Originally posted by Notrigsby View Post
        We're probably going to try and sell as the hassle we get is not worth it.
        Might be for the best, it can get a lot worse than this.



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          #19
          The tenancy will roll on at the end of the six months. You can't stop that happening unless the tenant leaves voluntarily or agrees to something else. You can truncate the time for which it rolls on, but only by issuing section 21.

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            #20
            "Never been in that position as I clearly explain reasonable repair times right from the beginnings and don’t let to unreasonable people but would not tolerate such an ultimatum."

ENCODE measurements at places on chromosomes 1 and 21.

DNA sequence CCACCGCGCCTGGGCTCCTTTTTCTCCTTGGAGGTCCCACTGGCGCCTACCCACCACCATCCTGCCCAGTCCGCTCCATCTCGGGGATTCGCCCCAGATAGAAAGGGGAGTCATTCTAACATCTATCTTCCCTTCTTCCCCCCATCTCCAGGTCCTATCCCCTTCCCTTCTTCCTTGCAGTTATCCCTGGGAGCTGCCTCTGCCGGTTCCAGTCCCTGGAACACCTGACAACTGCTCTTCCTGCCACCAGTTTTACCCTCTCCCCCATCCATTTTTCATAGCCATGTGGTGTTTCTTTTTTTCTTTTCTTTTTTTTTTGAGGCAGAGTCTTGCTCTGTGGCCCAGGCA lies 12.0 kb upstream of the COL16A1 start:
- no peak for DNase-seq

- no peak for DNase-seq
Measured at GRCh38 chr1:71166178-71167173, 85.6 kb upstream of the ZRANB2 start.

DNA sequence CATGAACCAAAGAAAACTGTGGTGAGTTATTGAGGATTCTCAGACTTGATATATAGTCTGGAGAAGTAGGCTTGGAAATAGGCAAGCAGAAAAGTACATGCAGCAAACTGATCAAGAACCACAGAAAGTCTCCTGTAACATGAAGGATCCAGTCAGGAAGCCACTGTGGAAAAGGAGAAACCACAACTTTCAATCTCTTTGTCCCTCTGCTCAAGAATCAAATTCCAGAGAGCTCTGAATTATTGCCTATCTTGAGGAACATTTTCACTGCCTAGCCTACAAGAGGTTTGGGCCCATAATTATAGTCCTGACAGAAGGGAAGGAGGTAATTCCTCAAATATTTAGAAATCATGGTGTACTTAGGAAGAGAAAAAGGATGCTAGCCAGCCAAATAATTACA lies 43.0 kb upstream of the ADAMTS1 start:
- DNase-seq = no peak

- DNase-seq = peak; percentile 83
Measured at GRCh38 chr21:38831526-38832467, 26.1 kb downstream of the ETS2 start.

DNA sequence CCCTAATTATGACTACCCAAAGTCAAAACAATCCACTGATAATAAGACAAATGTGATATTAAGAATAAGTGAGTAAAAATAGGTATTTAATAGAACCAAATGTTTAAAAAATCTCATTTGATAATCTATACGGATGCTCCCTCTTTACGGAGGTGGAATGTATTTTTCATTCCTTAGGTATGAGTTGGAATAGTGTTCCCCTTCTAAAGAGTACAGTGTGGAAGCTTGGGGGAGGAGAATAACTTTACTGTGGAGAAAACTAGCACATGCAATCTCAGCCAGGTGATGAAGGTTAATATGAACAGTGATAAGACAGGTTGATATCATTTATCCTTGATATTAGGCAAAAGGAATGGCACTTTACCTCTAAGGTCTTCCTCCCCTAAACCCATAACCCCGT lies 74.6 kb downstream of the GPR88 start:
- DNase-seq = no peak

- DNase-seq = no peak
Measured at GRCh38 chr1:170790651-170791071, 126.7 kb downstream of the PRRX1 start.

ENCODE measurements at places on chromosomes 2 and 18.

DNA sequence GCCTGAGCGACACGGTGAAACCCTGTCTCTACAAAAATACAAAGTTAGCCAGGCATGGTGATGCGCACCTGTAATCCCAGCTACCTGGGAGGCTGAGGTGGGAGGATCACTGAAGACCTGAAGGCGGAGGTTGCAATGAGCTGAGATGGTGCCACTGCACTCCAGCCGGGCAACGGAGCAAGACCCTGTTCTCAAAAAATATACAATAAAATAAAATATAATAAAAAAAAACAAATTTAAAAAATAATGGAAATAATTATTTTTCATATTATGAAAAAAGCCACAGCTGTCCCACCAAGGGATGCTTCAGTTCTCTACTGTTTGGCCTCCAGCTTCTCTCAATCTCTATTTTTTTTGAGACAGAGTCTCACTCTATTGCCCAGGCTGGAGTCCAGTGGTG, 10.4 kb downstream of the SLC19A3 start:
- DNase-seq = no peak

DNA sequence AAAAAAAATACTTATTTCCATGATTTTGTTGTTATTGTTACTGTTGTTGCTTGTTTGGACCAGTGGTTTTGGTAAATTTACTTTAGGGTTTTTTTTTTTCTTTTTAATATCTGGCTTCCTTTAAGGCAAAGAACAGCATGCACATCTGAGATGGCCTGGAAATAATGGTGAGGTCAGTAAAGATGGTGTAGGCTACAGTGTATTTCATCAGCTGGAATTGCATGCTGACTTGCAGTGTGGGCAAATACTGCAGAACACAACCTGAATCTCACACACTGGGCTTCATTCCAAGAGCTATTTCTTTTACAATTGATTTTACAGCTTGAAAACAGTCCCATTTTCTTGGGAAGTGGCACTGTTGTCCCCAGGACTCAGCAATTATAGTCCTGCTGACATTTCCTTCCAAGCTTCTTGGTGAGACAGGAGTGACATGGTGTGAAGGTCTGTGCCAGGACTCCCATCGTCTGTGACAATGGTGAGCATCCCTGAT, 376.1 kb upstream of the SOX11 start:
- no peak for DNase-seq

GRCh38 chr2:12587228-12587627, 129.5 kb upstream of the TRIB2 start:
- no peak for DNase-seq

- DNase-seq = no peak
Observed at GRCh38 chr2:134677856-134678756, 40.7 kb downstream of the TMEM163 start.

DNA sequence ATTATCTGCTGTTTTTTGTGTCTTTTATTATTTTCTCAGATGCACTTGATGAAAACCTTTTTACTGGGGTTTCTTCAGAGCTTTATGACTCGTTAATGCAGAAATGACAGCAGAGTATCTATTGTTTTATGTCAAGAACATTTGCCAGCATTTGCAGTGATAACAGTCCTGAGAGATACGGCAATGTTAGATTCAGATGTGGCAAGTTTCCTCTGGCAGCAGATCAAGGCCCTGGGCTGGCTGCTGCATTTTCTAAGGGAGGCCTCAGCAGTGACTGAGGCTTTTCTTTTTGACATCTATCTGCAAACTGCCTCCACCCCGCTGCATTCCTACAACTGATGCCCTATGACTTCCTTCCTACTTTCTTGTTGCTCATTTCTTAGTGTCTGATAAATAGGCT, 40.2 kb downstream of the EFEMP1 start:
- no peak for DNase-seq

Well therein lies the rub - you can never tell whether people are going to become 'unreasonable'. They start off as reasonable people, they are keen to rent the flat and provide all the appropriate references etc. What do you say to them - will you become unreasonable the moment you have your foot through the door?

            Can I just ask one more thing - what do you mean about us researching the fact that we won't be renewing the tenancy after the six months?

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              #21
              Originally posted by Notrigsby View Post
              What do you say to them - will you become unreasonable the moment you have your foot through the door?